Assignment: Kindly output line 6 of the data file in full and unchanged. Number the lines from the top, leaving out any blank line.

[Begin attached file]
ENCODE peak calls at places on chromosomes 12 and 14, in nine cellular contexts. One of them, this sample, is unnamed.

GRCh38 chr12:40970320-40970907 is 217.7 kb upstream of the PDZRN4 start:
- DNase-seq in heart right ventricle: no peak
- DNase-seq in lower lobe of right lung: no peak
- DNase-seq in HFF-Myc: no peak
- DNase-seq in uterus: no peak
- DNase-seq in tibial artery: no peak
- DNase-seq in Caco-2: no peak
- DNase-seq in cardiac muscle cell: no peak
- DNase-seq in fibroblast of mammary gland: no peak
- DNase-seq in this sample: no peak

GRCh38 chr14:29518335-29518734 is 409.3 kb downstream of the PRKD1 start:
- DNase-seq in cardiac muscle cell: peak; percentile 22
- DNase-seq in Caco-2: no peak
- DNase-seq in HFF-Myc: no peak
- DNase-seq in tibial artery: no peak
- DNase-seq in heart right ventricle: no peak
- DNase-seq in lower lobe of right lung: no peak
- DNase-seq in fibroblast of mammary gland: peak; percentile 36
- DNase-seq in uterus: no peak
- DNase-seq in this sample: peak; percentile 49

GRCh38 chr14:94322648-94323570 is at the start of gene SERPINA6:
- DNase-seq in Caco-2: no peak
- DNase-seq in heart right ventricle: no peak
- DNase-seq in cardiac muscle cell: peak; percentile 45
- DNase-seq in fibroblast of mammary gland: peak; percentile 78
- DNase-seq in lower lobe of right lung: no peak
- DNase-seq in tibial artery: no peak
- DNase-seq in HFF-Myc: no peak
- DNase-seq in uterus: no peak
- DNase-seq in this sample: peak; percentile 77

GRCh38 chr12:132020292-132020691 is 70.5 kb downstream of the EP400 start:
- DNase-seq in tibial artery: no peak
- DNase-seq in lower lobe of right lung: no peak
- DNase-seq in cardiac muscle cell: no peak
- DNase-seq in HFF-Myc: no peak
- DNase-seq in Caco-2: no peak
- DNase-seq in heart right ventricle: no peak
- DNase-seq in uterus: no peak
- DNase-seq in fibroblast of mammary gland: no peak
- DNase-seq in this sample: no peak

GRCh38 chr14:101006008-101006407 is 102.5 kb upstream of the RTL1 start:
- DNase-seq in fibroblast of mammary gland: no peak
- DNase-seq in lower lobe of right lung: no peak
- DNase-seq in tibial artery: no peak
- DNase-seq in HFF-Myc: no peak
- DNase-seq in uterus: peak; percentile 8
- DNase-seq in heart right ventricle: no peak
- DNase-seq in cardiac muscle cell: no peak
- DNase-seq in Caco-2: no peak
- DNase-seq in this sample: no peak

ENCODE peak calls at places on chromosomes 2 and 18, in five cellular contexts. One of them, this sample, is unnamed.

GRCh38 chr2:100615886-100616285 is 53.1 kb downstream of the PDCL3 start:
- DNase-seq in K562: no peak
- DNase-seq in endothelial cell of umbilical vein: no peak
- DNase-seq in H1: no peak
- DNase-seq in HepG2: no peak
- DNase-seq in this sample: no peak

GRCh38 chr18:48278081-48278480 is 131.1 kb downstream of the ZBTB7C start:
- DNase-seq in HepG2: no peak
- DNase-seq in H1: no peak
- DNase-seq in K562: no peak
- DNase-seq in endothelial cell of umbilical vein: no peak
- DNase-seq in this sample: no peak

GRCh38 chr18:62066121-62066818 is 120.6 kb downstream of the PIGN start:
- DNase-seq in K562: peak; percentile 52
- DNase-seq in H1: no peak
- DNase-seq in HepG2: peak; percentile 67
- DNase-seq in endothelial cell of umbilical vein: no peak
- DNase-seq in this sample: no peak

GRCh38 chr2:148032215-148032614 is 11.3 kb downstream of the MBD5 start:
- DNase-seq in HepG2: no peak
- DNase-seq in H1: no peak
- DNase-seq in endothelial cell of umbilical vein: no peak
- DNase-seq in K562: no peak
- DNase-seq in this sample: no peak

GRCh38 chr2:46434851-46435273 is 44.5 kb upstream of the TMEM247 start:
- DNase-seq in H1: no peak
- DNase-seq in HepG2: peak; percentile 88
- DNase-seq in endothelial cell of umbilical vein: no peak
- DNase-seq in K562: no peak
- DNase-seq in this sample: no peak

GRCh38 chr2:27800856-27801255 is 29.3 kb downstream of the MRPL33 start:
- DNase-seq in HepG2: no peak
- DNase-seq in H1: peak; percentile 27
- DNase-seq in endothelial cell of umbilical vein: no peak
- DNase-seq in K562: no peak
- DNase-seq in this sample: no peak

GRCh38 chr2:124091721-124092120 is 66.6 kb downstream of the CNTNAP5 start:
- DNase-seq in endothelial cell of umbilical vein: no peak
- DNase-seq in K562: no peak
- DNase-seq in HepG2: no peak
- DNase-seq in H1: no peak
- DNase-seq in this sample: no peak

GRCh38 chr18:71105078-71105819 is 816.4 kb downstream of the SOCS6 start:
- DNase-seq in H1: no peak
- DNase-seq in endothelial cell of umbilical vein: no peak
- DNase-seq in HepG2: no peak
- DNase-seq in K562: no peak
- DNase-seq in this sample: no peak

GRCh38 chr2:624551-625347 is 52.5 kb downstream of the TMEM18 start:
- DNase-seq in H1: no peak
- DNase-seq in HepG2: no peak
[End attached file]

- DNase-seq in uterus: no peak